Wednesday, September 12, 2007

Photos and Gossip in Chacala

I was out taking photos of the clean-up project at the Chacala primary school a couple of days ago. Maybe a dozen adults and kids were cleaning and pruning and raking. I didn’t exactly understand why I was asked to take photos of the project, but I did.Beatriz explained it to me, but I didn’t really understand. My impression was that one of the teachers wants pictures of the project to send to the County school officials, in Compostella. But it’s likely I have that wrong. It seems odd to me that I can understand some people’s Spanish very easily, and with other people I have no clue.A woman who lives in Chacalilla, as a housekeeper I think, with her three little girls, was working on the project. She and I planned the photos shots, and I ended up having her take some of the photos. She’s the Mom of one of the little girls who was dancing in a traditional costume at the Primary graduation ceremony last June.I ran into one of my favorite gringos on the way home from the school. He and his his wife have a very nice duplex, two rentals here in Chacala (Satow). He always has the most interesting gossip. And he seems to be able to be friends with most of the gringos who stay around here. A feat I find difficult, if not impossible. His wife is wonderful. Lots of fun and learning English much faster than I am learning Spanish.Anyway, he said that the turtles are laying their eggs all along the coast right now. Including on Chacala beach. He said that local people, from Chacala, and miles around, come in the night and dig up the eggs and kill the mother turtles to sell.

There are good Federal laws in Mexico to protect the turtles. But just like in the U.S., there is little funding to enforce those laws, and it’s up to volunteers. I toyed with the idea of getting involved with a project like that, and then thought “wondering around on the beach at night trying to protect turtles and their eggs from greedy lawbreaking men?”. I don’t think so.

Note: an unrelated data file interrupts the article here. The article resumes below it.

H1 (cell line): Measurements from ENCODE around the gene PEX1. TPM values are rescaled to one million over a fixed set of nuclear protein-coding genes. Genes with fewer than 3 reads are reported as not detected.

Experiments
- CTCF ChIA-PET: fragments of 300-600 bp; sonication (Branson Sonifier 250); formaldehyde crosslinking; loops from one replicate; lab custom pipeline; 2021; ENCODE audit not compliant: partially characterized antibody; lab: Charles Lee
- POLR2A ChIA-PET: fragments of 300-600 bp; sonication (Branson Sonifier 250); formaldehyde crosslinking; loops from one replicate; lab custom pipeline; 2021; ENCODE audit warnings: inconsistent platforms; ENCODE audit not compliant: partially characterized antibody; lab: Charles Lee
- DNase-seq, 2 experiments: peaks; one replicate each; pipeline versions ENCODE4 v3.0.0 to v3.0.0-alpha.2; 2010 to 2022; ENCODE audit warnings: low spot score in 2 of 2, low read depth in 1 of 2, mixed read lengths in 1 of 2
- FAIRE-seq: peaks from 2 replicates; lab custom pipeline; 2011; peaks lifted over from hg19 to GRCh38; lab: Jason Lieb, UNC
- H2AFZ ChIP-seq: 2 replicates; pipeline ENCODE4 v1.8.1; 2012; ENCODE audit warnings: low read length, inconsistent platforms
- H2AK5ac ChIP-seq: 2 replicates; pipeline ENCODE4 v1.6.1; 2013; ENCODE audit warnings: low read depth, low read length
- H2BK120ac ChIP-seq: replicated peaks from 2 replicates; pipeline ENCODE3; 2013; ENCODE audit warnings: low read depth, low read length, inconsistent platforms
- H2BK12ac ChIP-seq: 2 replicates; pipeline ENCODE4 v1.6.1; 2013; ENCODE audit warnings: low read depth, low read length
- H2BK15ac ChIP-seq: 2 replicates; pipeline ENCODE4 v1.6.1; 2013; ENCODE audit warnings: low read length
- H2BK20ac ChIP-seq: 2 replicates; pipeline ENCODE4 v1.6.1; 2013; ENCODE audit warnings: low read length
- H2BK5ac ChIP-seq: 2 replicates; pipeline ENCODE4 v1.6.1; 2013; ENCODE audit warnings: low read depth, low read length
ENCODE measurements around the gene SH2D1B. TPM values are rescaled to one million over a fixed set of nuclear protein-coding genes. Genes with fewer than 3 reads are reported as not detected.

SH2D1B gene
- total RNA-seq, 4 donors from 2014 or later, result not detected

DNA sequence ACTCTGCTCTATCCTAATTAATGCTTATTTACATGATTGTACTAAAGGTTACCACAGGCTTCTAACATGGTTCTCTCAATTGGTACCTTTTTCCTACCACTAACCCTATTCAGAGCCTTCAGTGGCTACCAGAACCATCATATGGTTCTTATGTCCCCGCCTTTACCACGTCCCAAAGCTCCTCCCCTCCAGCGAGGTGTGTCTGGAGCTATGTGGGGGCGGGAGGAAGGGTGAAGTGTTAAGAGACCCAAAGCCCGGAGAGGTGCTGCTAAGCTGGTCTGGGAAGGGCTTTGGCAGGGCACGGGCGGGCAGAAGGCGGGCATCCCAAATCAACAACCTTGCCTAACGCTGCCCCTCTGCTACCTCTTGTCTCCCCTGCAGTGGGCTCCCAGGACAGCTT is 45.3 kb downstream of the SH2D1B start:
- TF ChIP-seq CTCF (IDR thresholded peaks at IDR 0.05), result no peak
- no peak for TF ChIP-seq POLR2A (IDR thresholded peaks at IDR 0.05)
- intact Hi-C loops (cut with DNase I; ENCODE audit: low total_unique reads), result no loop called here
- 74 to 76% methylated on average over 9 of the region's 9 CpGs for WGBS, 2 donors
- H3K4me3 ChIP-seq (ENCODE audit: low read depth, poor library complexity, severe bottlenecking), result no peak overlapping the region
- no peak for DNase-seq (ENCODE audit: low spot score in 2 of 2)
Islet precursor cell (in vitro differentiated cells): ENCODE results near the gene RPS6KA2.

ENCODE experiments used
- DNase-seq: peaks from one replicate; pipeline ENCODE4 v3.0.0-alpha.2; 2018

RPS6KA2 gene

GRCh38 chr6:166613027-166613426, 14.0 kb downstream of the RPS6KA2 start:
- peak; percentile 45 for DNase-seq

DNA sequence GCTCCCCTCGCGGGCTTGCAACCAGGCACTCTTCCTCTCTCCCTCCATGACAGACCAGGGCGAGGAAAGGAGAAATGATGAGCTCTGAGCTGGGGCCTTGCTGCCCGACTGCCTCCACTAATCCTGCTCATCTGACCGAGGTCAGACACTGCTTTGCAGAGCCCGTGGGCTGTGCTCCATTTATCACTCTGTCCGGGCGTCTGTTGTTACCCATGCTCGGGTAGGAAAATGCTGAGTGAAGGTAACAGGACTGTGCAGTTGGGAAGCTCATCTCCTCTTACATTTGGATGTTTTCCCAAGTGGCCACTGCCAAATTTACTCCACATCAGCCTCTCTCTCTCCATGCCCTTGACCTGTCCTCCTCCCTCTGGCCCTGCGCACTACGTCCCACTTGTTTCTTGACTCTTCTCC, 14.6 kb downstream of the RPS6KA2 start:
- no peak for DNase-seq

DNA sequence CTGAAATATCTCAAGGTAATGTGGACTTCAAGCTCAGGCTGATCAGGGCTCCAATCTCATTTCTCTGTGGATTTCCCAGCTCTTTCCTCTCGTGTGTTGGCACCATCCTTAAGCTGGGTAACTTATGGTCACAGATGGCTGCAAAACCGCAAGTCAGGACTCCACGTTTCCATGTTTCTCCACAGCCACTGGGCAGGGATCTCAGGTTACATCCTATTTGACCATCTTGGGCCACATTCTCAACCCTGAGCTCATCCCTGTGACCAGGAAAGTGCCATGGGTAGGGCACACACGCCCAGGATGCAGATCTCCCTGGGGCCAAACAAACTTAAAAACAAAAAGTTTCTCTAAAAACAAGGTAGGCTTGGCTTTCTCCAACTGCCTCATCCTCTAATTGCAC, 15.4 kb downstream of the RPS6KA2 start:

He also told me that the police (?) or someone is putting up a security booth on the paved road, right before the dirt road turn-off to the beach. He said it was going to me manned by police 24/7. I am wondering how that would work. They would check ID’s for each of the 60 people on each of the 30 or 40 packed buses that come into Chacala every weekend?

Or stop each of the trucks (maybe 50 or 60) that drive into Chacala every morning? And check each of the 5-8 guys I.D.s? The security guys at the gate into the development do collect ID’s from all the workers every morning. Doesn’t seem to slow things down too much. According to my friend, the idea is to catch the “ bad guys”. Again, I don’t know how many bad guy there are around here. Aside from the governor, developers, police and various other officials. Just kidding, sort of.These are photos of some of the wonderful things at the Rufino ........ Musuem in Oaxaca.
But there are a lot of rumors around Chacala these days, about two kidnappings of people from the development, for ransom. Which is a popular hobby in Mexico. Kidnapping for ransom, I mean. And maybe there was a threat toward a family member of a someone who lives in Chacala. All gossip.There have been a couple robberies this summer that I know of. One at a winter gringo’s house. The house was empty. The other was from a local family’s home. Computer, camera and cash. Some people suspect one of the construction guys working on a building next door. Another rumor.The third tidbit he shared with me was that the State Governor seems to be doing everything he can to milk money from various tourism businesses. The latest “tax” seems to be a $400US a year fee for rental owners. I guess that’s for two unit owners. It’s more for the bigger places. Again, a rumor.

2 comments:

Charmaine said...

Pardon my ignorance but why would anyone want turtle eggs that badly?

Naomi said...

Check out the turtle foundation in San Pancho. Frank Smith is the major turtle savior there. He and the authorities have been relatively successful in protecting the turtle eggs from the poachers there lately. BTW-my husband & I thoroughly enjoy your glimpses of Chacala life. We read them almost daily with envy as we try to survive the concrete jungle of Houston. We're hoping to get there soon for longer than a vacation.